These worm larvae pause their development in the wall of the animal’s abomasum.

Affected cattle will be severely scouring, caused by the mass emergence of encysted worm larvae from the stomach wall in late winter and early spring.

Although uncommon, this parasite disease causes significant ill health, production loss and can be fatal.

Using a wormer which is highly effective against the encysted l4 stage of ostertagia ostertagi at housing will prevent this situation.

6. Reduce pasture contamination

Treating infected cattle at housing will help reduce future pasture contamination by preventing egg output at turnout.

Reducing pasture challenge is a key step in preventing early parasite infection and subsequent production loss over the grazing period.

Generally, a single housing treatment is sufficient to remove worm species, but with liver fluke, it will depend on the flukicide used and the stages present in the treated animals at housing.

Cattle may require a follow-up treatment later in winter to ensure they are flukefree at turnout.

7. Choose your flukicide carefully

Emerging resistance to triclabendazole makes liver fluke treatment choice more complicated.

Triclabendazole is the only flukicide that treats the early immature stage of liver fluke, which causes acute disease in sheep, but does not cause disease in cattle.

At housing, an alternative flukicide can be selected for cattle, which will reduce selection for resistance and, by controlling the later stages of the parasite, reduce the impact of liver fluke on productivity.

Cattle treated with products which control the late immature and adult stages of liver fluke may need to be retreated at an appropriate interval after the initial housing dose.

Diagnostic testing can be used to determine whether a second treatment is necessary.

8. Consider combination treatments

With housing a busy time, combination antiparasitic products offer a practical treatment choice and reduce the stress from handling youngstock multiple times.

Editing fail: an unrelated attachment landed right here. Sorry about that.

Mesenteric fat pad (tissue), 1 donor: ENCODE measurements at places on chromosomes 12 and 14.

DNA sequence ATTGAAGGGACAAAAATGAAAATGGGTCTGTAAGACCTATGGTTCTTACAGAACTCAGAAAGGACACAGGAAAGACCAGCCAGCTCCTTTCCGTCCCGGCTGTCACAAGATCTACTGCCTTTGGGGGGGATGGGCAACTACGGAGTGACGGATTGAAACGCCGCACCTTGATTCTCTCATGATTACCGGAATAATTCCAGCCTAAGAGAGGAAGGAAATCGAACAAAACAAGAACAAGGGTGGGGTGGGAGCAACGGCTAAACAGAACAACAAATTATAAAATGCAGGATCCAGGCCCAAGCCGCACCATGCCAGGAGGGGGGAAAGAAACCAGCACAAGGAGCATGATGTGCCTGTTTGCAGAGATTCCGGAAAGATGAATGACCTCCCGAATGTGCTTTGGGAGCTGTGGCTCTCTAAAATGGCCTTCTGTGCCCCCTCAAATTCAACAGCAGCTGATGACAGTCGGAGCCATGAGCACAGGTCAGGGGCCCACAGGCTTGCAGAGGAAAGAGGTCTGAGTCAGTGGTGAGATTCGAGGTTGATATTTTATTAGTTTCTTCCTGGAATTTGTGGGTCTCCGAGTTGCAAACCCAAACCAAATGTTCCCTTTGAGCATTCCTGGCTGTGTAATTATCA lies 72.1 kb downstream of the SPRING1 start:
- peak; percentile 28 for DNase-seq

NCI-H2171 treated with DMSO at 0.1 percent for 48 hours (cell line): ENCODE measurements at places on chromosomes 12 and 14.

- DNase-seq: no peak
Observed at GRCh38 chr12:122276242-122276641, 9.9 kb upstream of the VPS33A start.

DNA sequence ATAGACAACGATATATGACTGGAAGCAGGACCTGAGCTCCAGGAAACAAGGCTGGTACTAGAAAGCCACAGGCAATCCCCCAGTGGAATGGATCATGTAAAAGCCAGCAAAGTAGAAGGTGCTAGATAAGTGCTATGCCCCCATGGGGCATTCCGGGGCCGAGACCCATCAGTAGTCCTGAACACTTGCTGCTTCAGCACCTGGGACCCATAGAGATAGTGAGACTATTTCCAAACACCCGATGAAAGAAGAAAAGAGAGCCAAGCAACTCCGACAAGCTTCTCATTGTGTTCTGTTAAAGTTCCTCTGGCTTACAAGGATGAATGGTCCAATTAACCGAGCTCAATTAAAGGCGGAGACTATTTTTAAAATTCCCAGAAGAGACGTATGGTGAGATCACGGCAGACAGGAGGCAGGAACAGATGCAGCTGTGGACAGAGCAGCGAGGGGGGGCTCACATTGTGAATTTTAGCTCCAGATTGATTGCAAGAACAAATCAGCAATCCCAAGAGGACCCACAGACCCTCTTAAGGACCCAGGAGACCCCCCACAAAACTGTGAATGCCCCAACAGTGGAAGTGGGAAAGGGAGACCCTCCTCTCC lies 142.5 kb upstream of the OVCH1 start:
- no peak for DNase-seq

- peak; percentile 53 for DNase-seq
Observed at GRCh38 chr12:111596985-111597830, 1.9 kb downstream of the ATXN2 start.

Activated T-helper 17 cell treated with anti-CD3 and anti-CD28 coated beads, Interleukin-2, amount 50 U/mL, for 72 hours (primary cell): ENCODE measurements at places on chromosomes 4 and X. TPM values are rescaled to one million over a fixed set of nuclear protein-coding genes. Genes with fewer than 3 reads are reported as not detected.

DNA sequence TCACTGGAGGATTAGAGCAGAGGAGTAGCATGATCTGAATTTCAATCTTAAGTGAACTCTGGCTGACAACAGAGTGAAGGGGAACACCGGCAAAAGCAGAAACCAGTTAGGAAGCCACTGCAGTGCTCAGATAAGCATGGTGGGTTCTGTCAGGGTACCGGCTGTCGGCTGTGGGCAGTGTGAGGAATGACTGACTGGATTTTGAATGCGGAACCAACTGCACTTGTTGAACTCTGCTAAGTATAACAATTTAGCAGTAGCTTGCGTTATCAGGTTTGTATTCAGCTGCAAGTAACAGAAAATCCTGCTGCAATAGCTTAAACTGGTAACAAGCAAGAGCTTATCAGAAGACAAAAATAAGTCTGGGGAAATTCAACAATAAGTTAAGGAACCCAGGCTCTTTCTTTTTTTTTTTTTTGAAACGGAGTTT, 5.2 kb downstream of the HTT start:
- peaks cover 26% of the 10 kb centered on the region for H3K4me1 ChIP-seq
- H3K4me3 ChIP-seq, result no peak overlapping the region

They allow you to treat a number of parasites with one product, including external parasites, depending on the product.

They should only be used where you need to target multiple parasite species.

When targeting only gutworms or only liver fluke, choose a single-action product.

9. Use correct treatment technique

With housing a busy time, combination antiparasitic products offer a practical treatment choice and reduce the stress from handling youngstock multiple times.

They allow you to treat a number of parasites with one product, including external parasites, depending on the product.

They should only be used where you need to target multiple parasite species.

When targeting only gutworms or only liver fluke, choose a single-action product.

10. Monitor effectiveness

Post-treatment faecal egg counts can help monitor the effectiveness of worm and fluke treatments on-farm.

It involves collecting dung samples from 10 individual animals within a group before treatment and, according to the product used, either seven or 14 days after treatment.

If the results suggest treatment was ineffective, it should be reported to the product manufacturer and investigated further.


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Get involved with: #BTP #BeatTheParsites #WormingWednesday

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Sponsored by Boehringer Ingelheim